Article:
O.K., ya’ll, I promise I’ll get off this stinky vegetable kick. But it’s fall, the weather’s cool and all this stuff is in season now and it’s darn good. Here’s some trivia for you from Harold McGee’s On Food and Cooking. The cabbage family – of which Brussels sprouts, cauliflower, broccoli and radishes are members in good standing – has something called sulfur pungency precursors. I’m no scientist, but that doesn’t sound good, does it? Now, here’s the interesting thing to me. Harold says that warm temperatures and drought make the precursors even more nasty. So that’s probably why these vegetables are consumed mainly in cold weather (if you’re buying in season and not some stalk of broccoli from Venezuela or someplace).
Harold even has a rating system for stinkyness. On the old stink-o-meter, Brussels sprouts is at the top with a 35. Green cabbage is next with a 26, then broccoli with a 17 (of course, when the broccoli is hidden away in a broccoli, rice and Cheez Whiz casserole, the odor is completely undetectable!). At the bottom of the list is cauliflower at 2.
So here’s the absolute best way to fix cauliflower. Buy a nice big head of it. I got one at the Farmer’s Market the other day for $1.50. Cut off the green leaves and start slicing it in about 1/2 inch slices. The florets will start to fall apart, which is right where you want them. Lay the cauliflower out on a cookie sheet covered with foil. Now give it a nice olive oil bath. Not too much, just enough to lightly coat the florets. Sprinkle with salt and pepper. This is what it looks like before you roast it.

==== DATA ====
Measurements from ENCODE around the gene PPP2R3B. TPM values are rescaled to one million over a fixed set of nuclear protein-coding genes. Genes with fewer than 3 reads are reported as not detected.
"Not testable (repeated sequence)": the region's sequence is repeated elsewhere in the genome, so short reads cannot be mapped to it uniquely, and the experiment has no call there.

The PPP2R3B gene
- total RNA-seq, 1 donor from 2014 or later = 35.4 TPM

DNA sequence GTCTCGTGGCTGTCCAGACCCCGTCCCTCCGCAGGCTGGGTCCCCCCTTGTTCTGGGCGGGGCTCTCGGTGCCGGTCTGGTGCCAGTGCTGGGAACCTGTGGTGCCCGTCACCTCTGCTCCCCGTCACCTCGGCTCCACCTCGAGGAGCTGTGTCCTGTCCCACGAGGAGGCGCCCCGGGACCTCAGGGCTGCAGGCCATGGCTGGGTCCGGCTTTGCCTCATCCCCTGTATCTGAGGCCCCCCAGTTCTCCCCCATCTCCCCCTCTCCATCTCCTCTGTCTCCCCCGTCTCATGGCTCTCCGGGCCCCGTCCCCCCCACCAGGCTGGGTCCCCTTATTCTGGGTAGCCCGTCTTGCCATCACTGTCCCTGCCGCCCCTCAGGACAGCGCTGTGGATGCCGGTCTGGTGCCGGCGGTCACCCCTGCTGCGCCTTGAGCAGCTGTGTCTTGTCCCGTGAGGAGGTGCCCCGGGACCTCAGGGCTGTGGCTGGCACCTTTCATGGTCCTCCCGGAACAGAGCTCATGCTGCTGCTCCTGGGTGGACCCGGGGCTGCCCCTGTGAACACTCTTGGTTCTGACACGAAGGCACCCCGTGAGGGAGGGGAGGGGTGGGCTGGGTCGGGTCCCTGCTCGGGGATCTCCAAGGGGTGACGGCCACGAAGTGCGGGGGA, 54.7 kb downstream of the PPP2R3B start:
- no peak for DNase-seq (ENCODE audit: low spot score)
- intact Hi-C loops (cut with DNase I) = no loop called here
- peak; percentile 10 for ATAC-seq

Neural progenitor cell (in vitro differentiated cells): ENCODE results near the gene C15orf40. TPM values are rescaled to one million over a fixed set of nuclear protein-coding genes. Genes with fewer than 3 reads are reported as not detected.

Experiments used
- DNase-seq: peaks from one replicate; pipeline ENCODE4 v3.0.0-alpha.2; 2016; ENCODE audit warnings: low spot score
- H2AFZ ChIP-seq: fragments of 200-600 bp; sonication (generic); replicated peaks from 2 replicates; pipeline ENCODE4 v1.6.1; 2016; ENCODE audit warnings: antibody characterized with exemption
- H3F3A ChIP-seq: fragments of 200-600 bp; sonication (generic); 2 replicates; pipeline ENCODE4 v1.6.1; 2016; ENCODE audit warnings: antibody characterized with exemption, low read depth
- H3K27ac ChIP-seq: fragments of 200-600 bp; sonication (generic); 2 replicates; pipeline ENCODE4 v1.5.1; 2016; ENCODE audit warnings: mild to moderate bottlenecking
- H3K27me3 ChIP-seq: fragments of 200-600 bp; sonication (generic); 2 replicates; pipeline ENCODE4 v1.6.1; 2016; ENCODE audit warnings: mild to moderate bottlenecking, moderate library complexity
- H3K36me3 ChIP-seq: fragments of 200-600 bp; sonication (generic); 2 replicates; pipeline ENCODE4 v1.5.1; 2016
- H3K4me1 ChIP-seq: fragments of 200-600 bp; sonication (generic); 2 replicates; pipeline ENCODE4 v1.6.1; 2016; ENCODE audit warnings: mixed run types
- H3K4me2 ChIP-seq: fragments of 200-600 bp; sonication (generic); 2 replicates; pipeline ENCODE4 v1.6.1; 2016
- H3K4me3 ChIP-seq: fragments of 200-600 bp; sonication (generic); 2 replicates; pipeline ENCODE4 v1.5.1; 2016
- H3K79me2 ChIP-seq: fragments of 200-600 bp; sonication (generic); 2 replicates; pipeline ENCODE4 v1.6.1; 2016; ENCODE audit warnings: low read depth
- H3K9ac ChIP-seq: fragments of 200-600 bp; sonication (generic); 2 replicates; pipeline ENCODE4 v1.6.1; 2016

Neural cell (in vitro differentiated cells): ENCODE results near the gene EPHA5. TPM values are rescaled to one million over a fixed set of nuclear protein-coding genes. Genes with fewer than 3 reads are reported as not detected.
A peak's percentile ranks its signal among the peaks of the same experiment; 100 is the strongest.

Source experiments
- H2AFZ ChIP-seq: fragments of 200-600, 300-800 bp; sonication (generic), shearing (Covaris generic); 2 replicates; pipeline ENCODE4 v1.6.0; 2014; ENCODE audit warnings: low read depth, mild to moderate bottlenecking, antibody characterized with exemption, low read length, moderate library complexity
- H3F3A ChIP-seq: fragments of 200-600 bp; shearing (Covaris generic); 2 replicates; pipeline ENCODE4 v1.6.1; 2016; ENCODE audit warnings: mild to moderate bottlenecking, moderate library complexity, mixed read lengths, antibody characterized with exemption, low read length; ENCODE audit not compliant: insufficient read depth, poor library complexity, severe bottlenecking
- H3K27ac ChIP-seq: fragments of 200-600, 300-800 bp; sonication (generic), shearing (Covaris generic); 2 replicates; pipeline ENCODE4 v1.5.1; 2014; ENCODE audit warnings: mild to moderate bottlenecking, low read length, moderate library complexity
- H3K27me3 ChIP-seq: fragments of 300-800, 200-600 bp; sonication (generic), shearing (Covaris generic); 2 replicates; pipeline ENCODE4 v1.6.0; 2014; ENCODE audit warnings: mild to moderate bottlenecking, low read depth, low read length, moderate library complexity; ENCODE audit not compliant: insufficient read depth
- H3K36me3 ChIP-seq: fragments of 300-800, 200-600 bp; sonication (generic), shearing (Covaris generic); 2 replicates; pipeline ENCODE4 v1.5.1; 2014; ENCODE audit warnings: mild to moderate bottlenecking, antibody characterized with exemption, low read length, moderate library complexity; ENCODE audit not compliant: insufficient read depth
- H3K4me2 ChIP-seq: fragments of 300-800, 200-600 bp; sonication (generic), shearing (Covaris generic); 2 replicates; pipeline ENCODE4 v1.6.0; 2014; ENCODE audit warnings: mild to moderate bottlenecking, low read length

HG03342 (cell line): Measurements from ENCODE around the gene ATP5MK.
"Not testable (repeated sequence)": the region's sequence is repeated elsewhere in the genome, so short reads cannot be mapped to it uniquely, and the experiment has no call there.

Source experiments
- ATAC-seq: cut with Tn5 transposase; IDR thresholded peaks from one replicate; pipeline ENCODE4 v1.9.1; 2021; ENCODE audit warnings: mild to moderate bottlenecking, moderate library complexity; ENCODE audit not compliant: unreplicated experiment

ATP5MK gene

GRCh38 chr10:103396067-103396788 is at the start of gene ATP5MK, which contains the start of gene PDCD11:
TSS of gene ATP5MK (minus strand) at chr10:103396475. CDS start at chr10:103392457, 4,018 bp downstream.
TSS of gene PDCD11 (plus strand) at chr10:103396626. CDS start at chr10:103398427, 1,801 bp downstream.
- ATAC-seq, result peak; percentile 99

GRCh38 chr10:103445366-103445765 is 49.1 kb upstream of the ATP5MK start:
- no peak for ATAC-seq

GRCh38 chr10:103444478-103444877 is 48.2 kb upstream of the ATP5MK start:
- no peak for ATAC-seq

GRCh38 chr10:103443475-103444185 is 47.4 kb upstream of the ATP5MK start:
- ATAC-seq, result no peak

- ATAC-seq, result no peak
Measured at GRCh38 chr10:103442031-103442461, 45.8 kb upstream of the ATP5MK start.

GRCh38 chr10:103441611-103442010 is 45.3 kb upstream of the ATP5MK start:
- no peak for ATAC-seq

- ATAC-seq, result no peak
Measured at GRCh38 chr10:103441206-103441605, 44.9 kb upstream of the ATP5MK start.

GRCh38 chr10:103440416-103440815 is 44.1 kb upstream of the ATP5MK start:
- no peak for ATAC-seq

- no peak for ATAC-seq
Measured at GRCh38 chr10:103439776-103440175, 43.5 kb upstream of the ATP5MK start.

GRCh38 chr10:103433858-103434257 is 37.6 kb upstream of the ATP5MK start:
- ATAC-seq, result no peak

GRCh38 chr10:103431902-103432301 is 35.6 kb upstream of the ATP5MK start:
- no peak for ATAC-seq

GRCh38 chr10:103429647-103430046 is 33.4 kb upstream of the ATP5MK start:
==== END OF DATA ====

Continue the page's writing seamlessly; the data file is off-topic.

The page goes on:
Pop the pan into a 400 degree oven and roast the cauliflower for about 15 minutes. You want to see parts of the cauliflower turning brown and crispy.
Then get some seasoned breadcrumbs and sprinkle them on the cauliflower. Back in the oven until the crumbs start to turn brown. I cannot stress enough how delicious this is. This roasting method works just as well with broccoli.
Alright, we’re done with the stinky vegetables. Now on to turnips, rutabagas, parsnips and fennel. We’re going to have so much fun this winter!